Saturday, September 30, 2017

Covered.


A Saturday morning walk to the stream. The PONs head off down the hill disappearing into the woods, reappearing then disappearing again. Tails wag. Swarms of dragon flies around at this time of the morning, bursts of lapis lazuli darting in and out of the shade.The beauty of a pair of Kingfishers tadpole fishing in the stream leaves me amazed. 


On some parts of the walk where the sun can't penetrate the covering foliage the air is chill and damp. Further down towards the stream the clay hills on either side of the path  retain the heat and channel it outwards. 16 degrees on top of the ridge, 25 down here. Half a dozen micro climates within a kilometre of The Rickety Old Farmhouse.


The orchids are finished but there are cornflowers and wild gentians and a score of others with names I don't know.


The wild roses heavy with hips. Their colour this year remarkable for its ruby intensity. In Scotland the farmers would view this as ' food for the birds'  a sure sign that a harsh winter is on its way. 'Nature always has a way of compensating '.


An architecturally marvellous mushroom or is it a toadstool ? A full five inches in height. Memorable not so much for its size but for the fact that it's growing on its own. The PONs are quite unimpressed.


Back at the house Bob is loaded into the back of the car. In the back of the car he's at just the right height to remove sticks, burrs and sharp grass seeds. He's covered in them. This has been an excellent outing.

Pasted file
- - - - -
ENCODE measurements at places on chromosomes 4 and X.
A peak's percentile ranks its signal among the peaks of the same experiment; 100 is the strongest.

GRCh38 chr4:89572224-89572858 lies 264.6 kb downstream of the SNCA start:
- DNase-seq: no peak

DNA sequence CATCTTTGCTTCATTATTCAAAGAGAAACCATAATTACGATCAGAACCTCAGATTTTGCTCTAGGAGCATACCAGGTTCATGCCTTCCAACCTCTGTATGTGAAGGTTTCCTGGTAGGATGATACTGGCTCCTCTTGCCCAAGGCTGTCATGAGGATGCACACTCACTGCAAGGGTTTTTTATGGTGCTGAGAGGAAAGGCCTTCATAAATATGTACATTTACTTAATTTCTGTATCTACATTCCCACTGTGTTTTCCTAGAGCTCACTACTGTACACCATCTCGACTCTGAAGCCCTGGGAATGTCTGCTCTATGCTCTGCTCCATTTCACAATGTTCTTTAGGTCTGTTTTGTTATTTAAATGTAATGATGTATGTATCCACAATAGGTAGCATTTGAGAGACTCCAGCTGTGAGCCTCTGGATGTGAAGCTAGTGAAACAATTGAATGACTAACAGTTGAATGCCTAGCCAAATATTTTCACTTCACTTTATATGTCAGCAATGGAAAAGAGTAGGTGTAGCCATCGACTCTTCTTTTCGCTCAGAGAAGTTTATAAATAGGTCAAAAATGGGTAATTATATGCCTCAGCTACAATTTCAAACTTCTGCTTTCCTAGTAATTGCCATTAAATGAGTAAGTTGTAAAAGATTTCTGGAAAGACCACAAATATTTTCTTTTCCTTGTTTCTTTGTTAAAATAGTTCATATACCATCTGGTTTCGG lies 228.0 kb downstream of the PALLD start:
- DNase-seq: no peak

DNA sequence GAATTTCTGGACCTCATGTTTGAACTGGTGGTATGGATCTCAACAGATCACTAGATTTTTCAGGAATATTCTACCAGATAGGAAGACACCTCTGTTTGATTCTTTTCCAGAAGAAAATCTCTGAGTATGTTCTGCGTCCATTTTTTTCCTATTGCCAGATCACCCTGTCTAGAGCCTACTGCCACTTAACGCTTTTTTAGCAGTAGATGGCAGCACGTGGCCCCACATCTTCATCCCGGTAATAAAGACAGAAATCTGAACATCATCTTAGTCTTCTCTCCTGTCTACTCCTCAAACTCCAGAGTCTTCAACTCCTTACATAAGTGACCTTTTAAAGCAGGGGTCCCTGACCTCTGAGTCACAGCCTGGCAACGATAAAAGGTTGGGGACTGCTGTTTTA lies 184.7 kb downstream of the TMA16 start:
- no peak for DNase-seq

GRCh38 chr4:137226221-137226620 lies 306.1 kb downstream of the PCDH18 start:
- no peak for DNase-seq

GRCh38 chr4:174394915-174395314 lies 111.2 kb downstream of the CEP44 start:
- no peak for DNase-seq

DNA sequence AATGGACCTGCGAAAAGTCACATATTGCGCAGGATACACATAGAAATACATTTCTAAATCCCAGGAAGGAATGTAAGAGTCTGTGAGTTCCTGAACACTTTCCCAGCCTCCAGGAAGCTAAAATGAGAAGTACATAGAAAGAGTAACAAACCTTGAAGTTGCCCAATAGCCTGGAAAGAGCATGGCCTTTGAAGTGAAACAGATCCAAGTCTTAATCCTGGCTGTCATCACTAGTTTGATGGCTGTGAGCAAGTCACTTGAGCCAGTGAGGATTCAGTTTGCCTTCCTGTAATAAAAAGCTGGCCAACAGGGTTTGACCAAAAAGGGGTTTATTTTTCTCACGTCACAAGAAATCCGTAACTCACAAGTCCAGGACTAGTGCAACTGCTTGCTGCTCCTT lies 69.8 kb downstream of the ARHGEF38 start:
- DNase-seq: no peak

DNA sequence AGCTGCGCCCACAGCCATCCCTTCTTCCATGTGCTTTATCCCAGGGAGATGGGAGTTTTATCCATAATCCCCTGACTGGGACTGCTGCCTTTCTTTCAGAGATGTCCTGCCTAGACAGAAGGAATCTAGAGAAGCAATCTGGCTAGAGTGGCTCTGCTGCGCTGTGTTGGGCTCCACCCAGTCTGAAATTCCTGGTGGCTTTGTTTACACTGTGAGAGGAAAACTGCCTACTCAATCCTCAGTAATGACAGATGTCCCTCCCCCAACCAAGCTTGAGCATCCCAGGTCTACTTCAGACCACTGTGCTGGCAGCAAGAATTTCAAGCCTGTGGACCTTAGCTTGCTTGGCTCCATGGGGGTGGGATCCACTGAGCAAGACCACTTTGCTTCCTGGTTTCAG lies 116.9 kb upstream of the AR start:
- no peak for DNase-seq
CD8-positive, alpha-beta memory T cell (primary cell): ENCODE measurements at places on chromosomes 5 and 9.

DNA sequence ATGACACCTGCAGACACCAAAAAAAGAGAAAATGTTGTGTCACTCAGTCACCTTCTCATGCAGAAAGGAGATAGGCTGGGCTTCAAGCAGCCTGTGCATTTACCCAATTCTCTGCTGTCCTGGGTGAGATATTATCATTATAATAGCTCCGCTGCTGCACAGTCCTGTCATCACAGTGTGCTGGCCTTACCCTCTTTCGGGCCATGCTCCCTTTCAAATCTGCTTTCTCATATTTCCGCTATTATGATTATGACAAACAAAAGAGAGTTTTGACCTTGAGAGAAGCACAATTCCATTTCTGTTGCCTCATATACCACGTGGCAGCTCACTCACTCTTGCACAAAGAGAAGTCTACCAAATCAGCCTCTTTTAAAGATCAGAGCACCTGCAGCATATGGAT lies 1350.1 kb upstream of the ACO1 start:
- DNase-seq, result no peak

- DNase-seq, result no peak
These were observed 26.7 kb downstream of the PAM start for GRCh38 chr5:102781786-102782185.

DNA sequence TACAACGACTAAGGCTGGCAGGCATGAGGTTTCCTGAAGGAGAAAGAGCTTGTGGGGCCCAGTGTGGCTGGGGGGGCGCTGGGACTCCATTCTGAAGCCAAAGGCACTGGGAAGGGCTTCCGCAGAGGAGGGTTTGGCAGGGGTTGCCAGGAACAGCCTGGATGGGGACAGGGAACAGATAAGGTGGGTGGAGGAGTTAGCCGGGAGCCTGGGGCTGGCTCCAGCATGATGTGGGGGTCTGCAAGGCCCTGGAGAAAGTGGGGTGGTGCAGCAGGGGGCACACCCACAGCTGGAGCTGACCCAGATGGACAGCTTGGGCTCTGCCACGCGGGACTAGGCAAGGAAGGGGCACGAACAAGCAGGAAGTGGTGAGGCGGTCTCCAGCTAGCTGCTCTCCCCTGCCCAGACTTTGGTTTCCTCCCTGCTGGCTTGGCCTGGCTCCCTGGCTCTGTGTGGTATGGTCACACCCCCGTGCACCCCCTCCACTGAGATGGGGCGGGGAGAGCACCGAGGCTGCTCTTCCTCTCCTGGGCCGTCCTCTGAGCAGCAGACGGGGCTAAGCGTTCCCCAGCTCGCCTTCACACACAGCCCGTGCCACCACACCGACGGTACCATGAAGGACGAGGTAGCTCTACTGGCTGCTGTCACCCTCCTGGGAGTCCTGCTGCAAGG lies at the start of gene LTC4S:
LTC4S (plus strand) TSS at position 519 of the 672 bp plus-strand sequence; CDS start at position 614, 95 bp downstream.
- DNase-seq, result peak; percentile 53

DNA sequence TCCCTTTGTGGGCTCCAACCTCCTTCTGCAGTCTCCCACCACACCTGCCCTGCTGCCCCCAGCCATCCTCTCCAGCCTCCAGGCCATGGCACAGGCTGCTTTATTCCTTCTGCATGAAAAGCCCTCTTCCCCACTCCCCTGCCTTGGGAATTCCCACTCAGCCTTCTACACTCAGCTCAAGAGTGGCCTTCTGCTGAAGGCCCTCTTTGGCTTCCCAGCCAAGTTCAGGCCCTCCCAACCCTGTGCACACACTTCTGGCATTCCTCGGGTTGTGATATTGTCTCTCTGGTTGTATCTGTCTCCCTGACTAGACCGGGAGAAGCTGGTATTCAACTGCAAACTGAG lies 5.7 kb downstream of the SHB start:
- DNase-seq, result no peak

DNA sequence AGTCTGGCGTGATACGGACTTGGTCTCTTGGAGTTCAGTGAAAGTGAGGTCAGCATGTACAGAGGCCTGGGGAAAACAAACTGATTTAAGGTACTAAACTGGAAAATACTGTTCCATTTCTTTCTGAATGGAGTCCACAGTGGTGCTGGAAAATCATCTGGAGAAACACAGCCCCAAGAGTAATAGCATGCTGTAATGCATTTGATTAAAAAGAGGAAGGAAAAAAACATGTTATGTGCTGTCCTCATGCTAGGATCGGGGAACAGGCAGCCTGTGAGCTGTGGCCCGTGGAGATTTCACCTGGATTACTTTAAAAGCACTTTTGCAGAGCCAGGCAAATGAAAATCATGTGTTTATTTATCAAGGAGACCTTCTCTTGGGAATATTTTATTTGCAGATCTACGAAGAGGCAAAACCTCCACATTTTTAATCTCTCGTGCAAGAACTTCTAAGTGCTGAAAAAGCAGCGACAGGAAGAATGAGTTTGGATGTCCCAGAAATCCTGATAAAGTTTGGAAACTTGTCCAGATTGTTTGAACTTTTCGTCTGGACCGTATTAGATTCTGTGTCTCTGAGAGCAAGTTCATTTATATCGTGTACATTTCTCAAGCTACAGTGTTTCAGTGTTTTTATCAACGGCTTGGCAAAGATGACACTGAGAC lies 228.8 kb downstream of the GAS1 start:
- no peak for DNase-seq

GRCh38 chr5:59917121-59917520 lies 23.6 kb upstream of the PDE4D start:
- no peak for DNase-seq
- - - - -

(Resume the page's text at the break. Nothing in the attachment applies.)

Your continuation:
Gannetts en masse : https://twitter.com/HughHarrop/status/884667009107206144






10 comments:

  1. Here in Scotland we have monster toadstools and rowan trees overloaded with berries just now.

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  2. Hari OM
    ... and rosehips also - which more trigger the idea of harvesting for jelly in this particular Scot's brain! YAM xx

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  3. Replies
    1. Yes, although the PONs are hopeless at finding them.

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    2. Maybe if you gave Sophie a little yogurt with each one😊

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  4. The pale blue flowers in the third picture look like chicory. They grow wild along the roadsides in Northern California. We also have them in the flower garden where they reach six feet high. What a grand walk you all had.

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  5. The picture of Bob says, "it was the best walk ever!"

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  6. Still high summer here during the day - 33º this afternoon. Thank goodness it's cooler overnight.
    Any walk where you collect most of the countryside on your fur must be the best one ever !

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  7. Sympathise with the burr and plant removal from fur.

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  8. I guess the fun of an outing can be gauged by how many burs, sticks and anything else are caught in their coats. --First chilly day for us, temps in the 40's at night - Time to throw another dog on the bed! :-)

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